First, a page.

Safe Practices for Outpatient Appointments Save
As many parts of the country are lifting restrictions for businesses and allowing them to re-open, doctors are asking what they should do to keep themselves, their staff, and their patients safe. As rheumatologists, we have vulnerable patients who are at high risk for complications from COVID19; many of our patients are older, immunosuppressed, and have underlying comorbidities such as lung disease, hypertension, chronic kidney disease, obesity, and diabetes.
I interviewed doctors and dentists who are opening their practices to find out what their standard operating protocols are to minimize risk of infection by the SARS-CoV2. Below is a summary of what I consider good clinical practice.
- Stagger patients: allow for adequate time for face to face patients to enter and leave your office so that the waiting room will have enough space for people to keep at least 6 feet apart. Some doctors require patients wait in their cars until the office is ready to receive them and will call the patients to come in.
- Stagger doctors and staff: if you have several doctors and staff in your practice, consider having half of your doctors and staff be at the office certain days of the week and the other half clock in the other days. One doctor will be seeing patients in person on Mondays, and Wednesdays; I will see patients on Tuesdays and Thursdays; our nurse practitioner will see patients Tuesdays and Fridays. We plan to do telemedicine on the days we are not in the office. The benefits of staggering doctors and staff include: a) decreasing the number of patients that come into the office and b) doctors and staff will have less risk of getting sick all at the same time.
- Building safety: from the time the patient enters the building and until they leave, the risk of the virus looms. Have signs up in the building lobby and elevators requiring patients and visitors to wear masks. I tell my patients that elevators are probably one of the toughest places to social distance. If they find another person is entering the elevator without a mask, it would be prudent to step out and take a different elevator. Talk to your housekeeping staff about your expectations—bathrooms, door handles, elevator buttons, and frequently touched surfaces should be cleaned at least once an hour.
- Office safety: Most offices have an open concept layout now where the reception area and waiting room are separated by just an island. Consider putting a plexiglass shield between the reception area and the waiting room especially in places where patients are likely to stand to ask questions or make payments. If you cannot do this, then consider getting face shields for your front staff. I don’t know about you, but sometimes patients get animated about the bill and will spit and yell at the front staff.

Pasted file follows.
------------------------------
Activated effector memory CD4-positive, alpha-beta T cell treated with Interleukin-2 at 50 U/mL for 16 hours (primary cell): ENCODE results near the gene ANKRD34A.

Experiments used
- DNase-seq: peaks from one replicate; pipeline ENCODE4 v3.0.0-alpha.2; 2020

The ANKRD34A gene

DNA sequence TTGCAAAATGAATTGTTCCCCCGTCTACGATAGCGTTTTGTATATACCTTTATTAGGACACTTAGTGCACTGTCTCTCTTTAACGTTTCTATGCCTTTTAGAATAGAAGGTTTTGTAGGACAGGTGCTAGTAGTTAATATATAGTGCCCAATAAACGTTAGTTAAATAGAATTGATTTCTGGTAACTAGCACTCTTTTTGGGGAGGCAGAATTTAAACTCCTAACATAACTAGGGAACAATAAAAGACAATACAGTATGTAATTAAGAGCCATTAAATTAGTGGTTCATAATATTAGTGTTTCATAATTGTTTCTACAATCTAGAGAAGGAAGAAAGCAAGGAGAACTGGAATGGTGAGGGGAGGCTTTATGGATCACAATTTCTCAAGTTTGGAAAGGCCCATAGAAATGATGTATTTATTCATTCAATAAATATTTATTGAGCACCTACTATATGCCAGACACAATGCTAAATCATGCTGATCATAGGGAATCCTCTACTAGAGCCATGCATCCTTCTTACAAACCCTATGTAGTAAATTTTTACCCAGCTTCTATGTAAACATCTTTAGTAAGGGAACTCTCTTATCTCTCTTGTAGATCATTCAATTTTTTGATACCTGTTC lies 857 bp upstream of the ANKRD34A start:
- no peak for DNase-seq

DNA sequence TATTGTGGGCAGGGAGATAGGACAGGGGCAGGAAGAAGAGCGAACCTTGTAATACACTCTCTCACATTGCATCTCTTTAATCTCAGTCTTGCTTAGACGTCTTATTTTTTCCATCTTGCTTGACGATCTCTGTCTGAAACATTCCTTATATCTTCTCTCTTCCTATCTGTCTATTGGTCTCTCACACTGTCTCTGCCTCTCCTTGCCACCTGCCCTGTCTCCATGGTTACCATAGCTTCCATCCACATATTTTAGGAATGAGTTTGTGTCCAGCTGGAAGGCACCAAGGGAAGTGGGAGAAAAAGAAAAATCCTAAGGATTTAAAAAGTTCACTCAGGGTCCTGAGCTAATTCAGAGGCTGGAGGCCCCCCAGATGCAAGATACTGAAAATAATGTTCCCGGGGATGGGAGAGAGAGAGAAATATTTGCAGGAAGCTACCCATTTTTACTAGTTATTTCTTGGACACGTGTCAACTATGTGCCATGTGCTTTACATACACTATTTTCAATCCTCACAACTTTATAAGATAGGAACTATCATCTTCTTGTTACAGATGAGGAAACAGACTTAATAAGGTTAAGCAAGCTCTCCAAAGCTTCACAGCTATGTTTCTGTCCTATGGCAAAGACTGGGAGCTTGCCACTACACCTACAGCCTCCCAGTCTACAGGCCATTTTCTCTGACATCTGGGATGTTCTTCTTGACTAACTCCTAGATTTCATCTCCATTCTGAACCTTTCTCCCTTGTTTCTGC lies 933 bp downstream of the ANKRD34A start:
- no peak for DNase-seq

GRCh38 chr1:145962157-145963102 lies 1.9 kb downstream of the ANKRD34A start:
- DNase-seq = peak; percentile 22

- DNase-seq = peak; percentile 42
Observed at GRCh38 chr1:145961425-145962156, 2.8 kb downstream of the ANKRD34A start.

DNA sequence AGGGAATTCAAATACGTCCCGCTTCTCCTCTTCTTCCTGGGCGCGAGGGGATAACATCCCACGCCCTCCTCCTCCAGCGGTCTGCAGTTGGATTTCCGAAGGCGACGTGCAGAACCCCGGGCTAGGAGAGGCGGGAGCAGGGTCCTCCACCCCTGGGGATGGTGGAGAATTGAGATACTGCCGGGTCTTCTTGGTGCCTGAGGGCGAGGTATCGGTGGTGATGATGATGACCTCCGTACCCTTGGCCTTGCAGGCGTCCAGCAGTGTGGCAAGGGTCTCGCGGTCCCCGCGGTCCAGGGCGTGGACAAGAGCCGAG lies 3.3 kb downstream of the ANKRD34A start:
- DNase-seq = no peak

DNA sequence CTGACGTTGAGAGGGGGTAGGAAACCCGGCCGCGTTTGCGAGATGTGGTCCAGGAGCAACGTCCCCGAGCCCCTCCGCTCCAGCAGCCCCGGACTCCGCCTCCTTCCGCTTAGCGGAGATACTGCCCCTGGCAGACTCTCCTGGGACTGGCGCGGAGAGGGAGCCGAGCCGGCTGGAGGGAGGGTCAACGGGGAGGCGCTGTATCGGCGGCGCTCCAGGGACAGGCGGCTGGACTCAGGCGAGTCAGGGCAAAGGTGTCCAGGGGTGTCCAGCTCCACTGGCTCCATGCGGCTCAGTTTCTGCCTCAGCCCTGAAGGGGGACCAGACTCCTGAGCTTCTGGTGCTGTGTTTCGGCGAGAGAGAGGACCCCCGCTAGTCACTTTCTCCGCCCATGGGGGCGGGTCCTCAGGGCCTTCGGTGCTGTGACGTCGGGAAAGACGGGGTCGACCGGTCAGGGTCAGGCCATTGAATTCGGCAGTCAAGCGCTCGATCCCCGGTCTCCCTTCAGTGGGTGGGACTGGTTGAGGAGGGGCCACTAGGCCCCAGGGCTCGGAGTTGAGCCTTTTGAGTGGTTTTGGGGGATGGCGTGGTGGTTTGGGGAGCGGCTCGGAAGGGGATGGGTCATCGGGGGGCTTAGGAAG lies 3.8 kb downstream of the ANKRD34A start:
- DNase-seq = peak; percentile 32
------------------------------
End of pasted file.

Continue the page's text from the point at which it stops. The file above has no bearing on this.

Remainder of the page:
- Provider requirements: Leave the lab coat, jewelry, ties at home! I plan to see patients in scrubs wearing a surgical mask, face shield, and clogs. Some practices will have disposable or reusable gowns; we are unfortunate enough not to own any. It remains to be seen if clothing will be considered fomites. As per OSHA, wash your hands before and after you enter a patient room, but take it to another level—keep a bottle of hand sanitizer in the room to use before and after you touch the patient. Disinfect your face shields, stethoscopes, and any equipment that might be in the room with the patient. Cover your keyboard with a film that can be easily cleaned.
- Staff requirements: Your staff should be instructed to clean their hands frequently between patients and throughout the day; they need to wipe down their work area a few times a day. Check temperatures for providers and staff at least once or twice a day; send them home if they don’t feel well. Many of our staff are loyal and want to help out, or they may need that paycheck so they do not alert you that they are having issues.
- Patient responsibilities: Have your patients check their temperature at home before they come; if temperatures are a degree higher than their normal, have them reschedule their appointments or stay home. Do not rely on 98.6oF as the normal temperature as there have been research studies showing the average normal human body temperature may vary between 36.1oC (96.98oF) to 37.2C (98.96oF)1; so ask your patients if their temperatures are higher than their normal. You should also check patient’s temperatures when they arrive at your doorsteps. This recommendation might be tricky for our patients who may be taking regular acetaminophen or non-steroidal anti-inflammatory drugs (NSAIDS) for their arthritis; hence, their temperatures may register normal. Consider other symptoms that might make you rethink whether or not patients should come in: exposure history to COVID19, coughing especially with myalgias, swollen lymph nodes, or anosmia/aguesia.
No matter what you do, sometimes it may not be enough and the virus may sweep through your office. Do you have an obligation to let your patients know if you or your staff develop COVID19? I believe so. Contact tracing is helpful to prevent further spread of the disease. Patients who have been exposed, need to self-quarantine and self-isolate. It is also important to find out if the infection came from a patient or if it came from the community.
Please reach out to us with any advice you have to keep our medical practices safe or if you have comments on the above guidance. Many thanks to the doctors and dentists I interviewed. We live in a new normal now.
References: 1. Crit Rev Biomed Eng. 2015;43(5-6):385-99
The advice given is a distillation of what doctors and dentists in private practice are doing and are not reflective of UT Southwestern Medical policy.